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Facebook ad boycott organizers met with Zuckerberg. It didn’t go well – CNN

“The meeting we just left was a disappointment,” said Rashad Robinson, the president of Color of Change. “[Facebook] showed up to the meeting expecting an ‘A’ for attendance.”
Free Press, a media activist group and one of the organizers of the #StopHateForProfit campaign to halt ad spending on the social network, said Facebook still has not taken the boycott’s calls to action seriously.
“Instead of committing to a timeline to root out hate and disinformation on Facebook, the company’s leaders delivered the same old talking points to try to placate us without meeting our demands,” said Free Press Co-CEO Jessica Gonzalez. “Facebook approached our meeting today like it was nothing more than a PR exercise.”
In a statement, Facebook spokesman Andy Stone said the company has established new policies banning voting and census suppression and removed more than 200 white supremacist organizations from the platform.
“This meeting was an opportunity for us to hear from the campaign organizers and reaffirm our commitment to combating hate on our platform. They want Facebook to be free of hate speech and so do we,” the statement said. “We know we will be judged by our actions not by our words and are grateful to these groups and many others for their continued engagement.”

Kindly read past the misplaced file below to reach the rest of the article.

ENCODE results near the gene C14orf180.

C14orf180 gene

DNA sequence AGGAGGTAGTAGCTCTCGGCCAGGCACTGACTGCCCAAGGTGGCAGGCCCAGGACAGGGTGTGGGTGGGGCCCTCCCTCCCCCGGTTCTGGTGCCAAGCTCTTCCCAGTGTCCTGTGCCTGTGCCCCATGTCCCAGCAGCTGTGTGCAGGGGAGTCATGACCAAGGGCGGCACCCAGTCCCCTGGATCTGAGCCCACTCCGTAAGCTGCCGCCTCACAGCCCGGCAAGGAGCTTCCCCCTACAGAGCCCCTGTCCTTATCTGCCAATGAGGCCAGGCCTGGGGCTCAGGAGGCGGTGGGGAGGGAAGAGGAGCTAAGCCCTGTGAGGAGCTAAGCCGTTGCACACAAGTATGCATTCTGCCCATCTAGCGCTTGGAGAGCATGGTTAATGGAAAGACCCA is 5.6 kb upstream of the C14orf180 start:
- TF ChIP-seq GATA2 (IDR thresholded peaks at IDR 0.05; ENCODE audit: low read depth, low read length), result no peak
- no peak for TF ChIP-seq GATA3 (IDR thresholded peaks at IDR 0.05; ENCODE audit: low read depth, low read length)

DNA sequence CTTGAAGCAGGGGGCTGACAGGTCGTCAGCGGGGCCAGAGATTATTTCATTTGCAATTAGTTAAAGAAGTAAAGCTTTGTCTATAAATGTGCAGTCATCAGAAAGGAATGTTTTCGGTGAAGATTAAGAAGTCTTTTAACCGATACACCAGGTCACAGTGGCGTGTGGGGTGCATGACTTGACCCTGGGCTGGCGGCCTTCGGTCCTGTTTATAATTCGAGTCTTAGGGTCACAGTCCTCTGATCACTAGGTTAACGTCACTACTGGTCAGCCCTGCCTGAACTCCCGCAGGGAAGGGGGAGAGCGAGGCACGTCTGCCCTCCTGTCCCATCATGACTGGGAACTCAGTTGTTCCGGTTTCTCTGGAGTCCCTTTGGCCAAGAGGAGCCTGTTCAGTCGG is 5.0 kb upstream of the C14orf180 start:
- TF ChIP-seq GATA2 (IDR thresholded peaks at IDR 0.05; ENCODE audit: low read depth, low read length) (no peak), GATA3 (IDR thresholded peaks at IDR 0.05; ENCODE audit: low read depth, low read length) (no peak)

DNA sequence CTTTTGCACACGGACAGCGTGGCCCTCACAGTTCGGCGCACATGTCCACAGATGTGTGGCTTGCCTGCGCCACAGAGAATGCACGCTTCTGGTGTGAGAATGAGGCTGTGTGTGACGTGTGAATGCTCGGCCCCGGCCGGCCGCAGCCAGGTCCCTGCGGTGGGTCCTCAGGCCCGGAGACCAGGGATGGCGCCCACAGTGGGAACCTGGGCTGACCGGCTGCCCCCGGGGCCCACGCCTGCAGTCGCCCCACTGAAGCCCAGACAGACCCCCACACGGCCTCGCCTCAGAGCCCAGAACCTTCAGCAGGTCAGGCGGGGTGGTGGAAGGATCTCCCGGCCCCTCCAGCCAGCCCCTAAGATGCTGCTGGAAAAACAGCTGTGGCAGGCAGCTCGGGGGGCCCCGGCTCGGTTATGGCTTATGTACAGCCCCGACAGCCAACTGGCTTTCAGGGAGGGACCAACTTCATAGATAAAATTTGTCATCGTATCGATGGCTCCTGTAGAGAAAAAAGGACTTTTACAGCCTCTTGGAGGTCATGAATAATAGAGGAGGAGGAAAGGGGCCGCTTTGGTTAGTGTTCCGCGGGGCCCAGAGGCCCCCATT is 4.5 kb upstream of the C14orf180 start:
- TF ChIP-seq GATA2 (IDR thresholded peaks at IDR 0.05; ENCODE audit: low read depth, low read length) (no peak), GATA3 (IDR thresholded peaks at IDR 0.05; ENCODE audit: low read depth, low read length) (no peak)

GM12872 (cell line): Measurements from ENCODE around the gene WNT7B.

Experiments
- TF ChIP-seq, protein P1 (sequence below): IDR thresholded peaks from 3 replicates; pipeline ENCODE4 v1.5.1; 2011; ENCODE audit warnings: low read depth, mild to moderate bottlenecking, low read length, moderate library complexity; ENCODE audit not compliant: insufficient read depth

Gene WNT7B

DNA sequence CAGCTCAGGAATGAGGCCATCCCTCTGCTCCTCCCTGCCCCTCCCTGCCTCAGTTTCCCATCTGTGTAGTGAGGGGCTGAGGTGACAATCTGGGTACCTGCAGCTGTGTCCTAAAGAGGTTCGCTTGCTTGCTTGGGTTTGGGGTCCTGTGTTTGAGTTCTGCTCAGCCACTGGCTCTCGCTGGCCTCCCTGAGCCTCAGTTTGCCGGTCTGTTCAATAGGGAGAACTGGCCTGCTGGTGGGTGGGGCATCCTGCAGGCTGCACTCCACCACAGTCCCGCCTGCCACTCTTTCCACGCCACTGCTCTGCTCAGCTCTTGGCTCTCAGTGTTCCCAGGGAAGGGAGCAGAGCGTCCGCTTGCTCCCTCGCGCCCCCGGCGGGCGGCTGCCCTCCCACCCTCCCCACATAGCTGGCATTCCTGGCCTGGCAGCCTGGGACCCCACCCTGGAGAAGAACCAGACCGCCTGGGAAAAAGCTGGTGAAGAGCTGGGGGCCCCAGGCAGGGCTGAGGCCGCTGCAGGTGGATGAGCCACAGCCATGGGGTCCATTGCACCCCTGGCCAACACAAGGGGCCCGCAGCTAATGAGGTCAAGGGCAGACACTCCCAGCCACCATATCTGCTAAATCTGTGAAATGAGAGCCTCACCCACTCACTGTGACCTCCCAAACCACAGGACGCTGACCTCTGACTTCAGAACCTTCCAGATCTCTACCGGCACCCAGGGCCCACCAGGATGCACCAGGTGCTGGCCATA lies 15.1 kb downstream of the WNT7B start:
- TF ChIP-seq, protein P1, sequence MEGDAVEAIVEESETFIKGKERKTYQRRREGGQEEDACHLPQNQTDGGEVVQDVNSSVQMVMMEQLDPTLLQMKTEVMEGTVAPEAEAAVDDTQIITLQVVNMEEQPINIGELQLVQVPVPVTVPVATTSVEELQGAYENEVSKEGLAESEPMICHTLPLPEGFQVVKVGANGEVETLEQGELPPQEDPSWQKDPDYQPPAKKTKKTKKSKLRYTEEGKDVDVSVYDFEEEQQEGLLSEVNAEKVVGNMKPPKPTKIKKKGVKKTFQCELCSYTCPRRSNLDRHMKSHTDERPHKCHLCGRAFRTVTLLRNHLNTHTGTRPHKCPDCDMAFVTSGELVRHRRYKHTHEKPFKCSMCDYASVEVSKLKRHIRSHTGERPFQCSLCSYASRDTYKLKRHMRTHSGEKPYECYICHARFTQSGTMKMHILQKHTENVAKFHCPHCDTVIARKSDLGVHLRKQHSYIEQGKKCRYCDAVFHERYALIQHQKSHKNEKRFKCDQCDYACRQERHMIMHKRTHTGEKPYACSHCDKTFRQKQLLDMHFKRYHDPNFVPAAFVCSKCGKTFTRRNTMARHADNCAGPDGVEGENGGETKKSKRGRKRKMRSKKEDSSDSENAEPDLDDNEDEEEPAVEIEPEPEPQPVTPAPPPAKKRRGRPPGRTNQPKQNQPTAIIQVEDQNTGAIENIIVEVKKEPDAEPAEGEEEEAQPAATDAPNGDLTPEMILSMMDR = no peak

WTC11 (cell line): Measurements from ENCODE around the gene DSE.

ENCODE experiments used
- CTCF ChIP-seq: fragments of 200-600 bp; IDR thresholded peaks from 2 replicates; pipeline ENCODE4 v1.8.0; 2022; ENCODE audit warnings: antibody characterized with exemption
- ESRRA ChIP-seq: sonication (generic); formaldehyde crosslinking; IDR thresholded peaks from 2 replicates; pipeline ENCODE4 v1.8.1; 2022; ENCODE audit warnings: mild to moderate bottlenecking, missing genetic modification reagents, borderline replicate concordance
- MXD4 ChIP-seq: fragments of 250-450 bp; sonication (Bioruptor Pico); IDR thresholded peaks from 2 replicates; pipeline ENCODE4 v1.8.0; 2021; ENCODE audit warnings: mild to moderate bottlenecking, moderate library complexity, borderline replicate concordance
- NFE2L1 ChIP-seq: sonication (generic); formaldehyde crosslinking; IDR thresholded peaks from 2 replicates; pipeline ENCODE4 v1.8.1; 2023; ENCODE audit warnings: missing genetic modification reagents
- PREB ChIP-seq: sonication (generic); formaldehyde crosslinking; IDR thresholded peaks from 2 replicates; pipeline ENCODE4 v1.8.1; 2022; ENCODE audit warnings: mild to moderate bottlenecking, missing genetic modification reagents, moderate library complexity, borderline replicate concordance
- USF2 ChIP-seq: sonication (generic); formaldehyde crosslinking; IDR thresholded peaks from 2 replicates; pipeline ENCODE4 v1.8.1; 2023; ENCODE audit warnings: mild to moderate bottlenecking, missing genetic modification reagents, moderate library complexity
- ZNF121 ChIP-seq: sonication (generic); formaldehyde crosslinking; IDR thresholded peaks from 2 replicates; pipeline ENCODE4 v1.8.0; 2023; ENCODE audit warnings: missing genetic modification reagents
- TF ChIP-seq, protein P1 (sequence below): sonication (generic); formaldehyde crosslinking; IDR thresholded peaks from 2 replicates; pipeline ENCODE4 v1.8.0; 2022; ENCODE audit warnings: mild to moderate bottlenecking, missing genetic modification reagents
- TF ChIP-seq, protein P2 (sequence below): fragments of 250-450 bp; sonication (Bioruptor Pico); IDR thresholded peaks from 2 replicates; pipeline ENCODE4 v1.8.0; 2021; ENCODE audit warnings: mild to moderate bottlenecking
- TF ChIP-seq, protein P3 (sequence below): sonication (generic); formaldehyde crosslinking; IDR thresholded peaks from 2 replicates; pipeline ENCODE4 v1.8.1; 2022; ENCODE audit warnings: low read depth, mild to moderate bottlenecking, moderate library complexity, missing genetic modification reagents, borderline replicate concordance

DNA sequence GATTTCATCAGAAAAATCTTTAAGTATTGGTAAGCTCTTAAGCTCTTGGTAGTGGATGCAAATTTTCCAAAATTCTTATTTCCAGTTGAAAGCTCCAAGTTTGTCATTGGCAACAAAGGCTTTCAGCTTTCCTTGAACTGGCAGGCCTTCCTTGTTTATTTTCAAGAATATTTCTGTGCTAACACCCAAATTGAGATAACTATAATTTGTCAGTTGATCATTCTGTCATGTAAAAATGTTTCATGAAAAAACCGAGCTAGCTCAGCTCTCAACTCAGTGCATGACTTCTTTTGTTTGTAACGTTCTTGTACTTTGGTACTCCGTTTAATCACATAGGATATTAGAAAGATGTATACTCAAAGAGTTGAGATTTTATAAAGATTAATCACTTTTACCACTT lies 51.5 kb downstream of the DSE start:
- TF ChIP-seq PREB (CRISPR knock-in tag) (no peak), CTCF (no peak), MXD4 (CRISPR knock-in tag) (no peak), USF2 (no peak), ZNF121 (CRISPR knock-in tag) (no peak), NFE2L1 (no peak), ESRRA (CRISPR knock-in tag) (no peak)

The hard truth about the Facebook ad boycott: Nothing matters but Zuckerberg
A long list of big and small businesses, including household names like The North Face, Pfizer (PFE) and Levi Strauss (LEVI), have joined the pressure campaign over the social network’s handling of hate speech and misinformation. The companies participating in the protest have vowed to pull their ads from Facebook and Instagram for at least the month of July.
The protest came after Facebook decided not to take action on a series of controversial posts from President Donald Trump — including one during racial justice protests that said “looting” would lead to “shooting.” Facebook and Zuckerberg came under pressure from employees and politicians, but the ad boycott represented a more direct potential threat to the social network’s core business.
The meeting on Tuesday lasted for a little over an hour, and was conducted via Zoom, said Jonathan Greenblatt, CEO of the Anti-Defamation League. The meeting included Zuckerberg, COO Sheryl Sandberg, chief product officer Chris Cox, and members of the Facebook policy team, he said.
The campaign had called on participating brands to ask for 10 changes that touch on seemingly every aspect of how Facebook operates, from the ads it allows to run on the platform to the makeup of its leadership team and its content moderation policies.
Facebook will label more controversial content and tighten advertising policies
The list includes demanding that Facebook hire a C-Suite executive with “deep” civil rights experience to assess products and policies for discrimination, bias and hate. The organizers are also calling for Facebook to pledge to do regular, independent audits of hate and misinformation; remove public and private groups focused on hate or violent conspiracies and stop the recommendation and reach of such groups; and give all moderators anti-bias and hate-related training in the next 90 days.